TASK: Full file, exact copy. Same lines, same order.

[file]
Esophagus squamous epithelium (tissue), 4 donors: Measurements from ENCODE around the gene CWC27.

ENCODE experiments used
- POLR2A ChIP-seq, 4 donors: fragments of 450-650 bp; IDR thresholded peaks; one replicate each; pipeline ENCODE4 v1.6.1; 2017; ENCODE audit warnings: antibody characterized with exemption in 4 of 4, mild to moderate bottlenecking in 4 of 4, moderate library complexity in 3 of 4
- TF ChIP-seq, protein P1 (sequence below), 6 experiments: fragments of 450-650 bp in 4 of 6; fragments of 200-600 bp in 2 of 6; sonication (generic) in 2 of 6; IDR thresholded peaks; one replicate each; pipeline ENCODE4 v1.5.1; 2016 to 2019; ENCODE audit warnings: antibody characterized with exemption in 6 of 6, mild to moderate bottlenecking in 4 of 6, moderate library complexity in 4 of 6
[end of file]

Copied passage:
Esophagus squamous epithelium (tissue), 4 donors: Measurements from ENCODE around the gene CWC27.

ENCODE experiments used
- POLR2A ChIP-seq, 4 donors: fragments of 450-650 bp; IDR thresholded peaks; one replicate each; pipeline ENCODE4 v1.6.1; 2017; ENCODE audit warnings: antibody characterized with exemption in 4 of 4, mild to moderate bottlenecking in 4 of 4, moderate library complexity in 3 of 4
- TF ChIP-seq, protein P1 (sequence below), 6 experiments: fragments of 450-650 bp in 4 of 6; fragments of 200-600 bp in 2 of 6; sonication (generic) in 2 of 6; IDR thresholded peaks; one replicate each; pipeline ENCODE4 v1.5.1; 2016 to 2019; ENCODE audit warnings: antibody characterized with exemption in 6 of 6, mild to moderate bottlenecking in 4 of 6, moderate library complexity in 4 of 6